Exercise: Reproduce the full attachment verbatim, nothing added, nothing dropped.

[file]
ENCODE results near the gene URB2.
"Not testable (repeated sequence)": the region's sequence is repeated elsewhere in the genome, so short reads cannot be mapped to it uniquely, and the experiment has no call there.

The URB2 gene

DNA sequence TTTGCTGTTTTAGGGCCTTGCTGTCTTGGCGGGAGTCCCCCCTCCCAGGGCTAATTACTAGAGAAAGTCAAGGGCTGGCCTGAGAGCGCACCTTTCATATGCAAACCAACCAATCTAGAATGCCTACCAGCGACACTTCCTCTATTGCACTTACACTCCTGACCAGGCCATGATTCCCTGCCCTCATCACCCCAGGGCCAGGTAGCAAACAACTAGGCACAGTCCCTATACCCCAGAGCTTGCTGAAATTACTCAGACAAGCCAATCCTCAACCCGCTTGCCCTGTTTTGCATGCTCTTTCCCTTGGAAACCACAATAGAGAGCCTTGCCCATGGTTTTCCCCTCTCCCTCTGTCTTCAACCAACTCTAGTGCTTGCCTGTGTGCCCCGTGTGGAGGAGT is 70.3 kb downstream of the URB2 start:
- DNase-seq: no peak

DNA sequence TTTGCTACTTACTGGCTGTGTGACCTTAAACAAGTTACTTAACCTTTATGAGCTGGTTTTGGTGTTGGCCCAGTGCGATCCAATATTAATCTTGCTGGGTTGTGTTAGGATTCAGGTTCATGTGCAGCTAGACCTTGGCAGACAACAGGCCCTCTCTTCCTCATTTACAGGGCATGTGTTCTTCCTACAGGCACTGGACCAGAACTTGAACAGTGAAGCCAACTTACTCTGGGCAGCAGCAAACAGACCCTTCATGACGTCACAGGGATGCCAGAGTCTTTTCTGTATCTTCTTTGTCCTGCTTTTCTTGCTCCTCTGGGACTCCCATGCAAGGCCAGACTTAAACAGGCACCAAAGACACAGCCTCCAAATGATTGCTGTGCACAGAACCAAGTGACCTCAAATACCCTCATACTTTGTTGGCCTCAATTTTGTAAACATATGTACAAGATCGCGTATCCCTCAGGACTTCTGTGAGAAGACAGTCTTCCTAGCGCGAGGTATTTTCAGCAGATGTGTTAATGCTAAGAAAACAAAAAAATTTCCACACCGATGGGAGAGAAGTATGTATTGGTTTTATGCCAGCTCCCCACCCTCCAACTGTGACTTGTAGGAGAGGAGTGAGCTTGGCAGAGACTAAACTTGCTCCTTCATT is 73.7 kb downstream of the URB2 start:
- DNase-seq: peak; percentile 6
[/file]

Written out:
ENCODE results near the gene URB2.
"Not testable (repeated sequence)": the region's sequence is repeated elsewhere in the genome, so short reads cannot be mapped to it uniquely, and the experiment has no call there.

The URB2 gene

DNA sequence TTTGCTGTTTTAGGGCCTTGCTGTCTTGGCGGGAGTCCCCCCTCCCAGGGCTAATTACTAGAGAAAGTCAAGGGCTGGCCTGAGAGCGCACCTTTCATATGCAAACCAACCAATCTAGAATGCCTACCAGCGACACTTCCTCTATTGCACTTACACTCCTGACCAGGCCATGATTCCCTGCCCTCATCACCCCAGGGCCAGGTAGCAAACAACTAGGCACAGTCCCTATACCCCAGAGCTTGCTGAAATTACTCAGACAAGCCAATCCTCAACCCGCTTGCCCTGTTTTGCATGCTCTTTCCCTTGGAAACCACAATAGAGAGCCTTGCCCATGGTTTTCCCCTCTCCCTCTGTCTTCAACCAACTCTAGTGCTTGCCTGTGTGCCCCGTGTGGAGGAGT is 70.3 kb downstream of the URB2 start:
- DNase-seq: no peak

DNA sequence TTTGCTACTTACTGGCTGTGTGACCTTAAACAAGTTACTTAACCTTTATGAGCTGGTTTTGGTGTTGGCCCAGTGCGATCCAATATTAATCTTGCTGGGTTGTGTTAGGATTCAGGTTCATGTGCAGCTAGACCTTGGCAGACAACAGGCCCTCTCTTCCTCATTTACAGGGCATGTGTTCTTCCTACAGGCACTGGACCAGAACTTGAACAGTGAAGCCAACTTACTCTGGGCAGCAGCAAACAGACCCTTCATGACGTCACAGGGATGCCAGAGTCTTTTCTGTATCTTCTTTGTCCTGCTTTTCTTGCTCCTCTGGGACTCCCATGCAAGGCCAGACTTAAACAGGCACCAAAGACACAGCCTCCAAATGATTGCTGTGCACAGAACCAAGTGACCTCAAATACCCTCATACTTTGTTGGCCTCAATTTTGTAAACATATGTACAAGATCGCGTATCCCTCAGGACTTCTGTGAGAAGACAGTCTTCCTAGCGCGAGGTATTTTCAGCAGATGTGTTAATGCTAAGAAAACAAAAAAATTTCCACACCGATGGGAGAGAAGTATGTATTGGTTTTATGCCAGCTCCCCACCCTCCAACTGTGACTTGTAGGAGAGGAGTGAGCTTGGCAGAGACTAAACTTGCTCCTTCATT is 73.7 kb downstream of the URB2 start:
- DNase-seq: peak; percentile 6